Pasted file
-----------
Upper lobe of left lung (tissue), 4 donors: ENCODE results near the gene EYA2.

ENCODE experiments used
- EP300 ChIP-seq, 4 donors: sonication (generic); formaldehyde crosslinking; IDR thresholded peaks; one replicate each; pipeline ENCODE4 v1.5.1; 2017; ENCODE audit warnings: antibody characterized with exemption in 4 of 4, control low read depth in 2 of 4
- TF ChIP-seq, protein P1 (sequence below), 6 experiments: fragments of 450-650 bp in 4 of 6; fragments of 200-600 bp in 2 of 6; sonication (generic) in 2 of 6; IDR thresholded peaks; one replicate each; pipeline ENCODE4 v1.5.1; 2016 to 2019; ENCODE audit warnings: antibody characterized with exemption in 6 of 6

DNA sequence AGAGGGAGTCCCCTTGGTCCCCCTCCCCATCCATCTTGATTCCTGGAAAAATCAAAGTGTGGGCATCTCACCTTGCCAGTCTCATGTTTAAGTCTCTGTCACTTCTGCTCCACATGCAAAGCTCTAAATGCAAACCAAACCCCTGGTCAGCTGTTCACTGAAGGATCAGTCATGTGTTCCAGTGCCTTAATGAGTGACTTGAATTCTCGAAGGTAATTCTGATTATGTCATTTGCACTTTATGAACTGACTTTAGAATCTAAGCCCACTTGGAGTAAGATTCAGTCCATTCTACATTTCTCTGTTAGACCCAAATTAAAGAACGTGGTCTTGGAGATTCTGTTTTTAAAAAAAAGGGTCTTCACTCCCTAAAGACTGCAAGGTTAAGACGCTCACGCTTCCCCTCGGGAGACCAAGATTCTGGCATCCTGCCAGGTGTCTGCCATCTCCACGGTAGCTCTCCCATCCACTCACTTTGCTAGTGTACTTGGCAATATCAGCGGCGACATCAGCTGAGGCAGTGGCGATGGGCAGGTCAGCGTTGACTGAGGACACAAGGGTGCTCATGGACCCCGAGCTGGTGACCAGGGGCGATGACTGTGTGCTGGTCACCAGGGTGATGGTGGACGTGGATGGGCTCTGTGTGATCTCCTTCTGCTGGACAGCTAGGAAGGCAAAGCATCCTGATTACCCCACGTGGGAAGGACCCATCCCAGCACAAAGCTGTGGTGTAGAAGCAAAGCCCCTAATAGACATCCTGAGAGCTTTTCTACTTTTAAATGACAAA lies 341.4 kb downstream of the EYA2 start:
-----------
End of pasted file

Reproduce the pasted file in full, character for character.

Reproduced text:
Upper lobe of left lung (tissue), 4 donors: ENCODE results near the gene EYA2.

ENCODE experiments used
- EP300 ChIP-seq, 4 donors: sonication (generic); formaldehyde crosslinking; IDR thresholded peaks; one replicate each; pipeline ENCODE4 v1.5.1; 2017; ENCODE audit warnings: antibody characterized with exemption in 4 of 4, control low read depth in 2 of 4
- TF ChIP-seq, protein P1 (sequence below), 6 experiments: fragments of 450-650 bp in 4 of 6; fragments of 200-600 bp in 2 of 6; sonication (generic) in 2 of 6; IDR thresholded peaks; one replicate each; pipeline ENCODE4 v1.5.1; 2016 to 2019; ENCODE audit warnings: antibody characterized with exemption in 6 of 6

DNA sequence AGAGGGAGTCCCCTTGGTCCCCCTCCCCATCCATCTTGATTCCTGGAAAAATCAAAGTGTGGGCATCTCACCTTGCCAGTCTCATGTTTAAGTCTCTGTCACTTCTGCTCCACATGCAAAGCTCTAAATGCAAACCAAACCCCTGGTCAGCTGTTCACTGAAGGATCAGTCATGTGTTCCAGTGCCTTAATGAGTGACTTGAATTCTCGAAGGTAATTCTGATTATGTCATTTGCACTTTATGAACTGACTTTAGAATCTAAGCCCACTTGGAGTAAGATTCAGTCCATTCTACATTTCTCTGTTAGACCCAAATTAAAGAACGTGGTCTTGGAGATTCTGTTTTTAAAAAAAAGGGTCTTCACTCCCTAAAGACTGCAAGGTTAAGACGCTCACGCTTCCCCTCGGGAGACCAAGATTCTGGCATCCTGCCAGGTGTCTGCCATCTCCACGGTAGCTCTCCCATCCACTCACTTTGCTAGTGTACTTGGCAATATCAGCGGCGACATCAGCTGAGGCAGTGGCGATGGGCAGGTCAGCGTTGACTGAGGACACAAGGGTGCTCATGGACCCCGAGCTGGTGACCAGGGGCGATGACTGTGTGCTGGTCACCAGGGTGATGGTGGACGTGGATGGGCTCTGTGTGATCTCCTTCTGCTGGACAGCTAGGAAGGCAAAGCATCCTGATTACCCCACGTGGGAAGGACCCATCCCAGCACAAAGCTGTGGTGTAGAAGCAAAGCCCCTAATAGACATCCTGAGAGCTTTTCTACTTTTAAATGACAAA lies 341.4 kb downstream of the EYA2 start: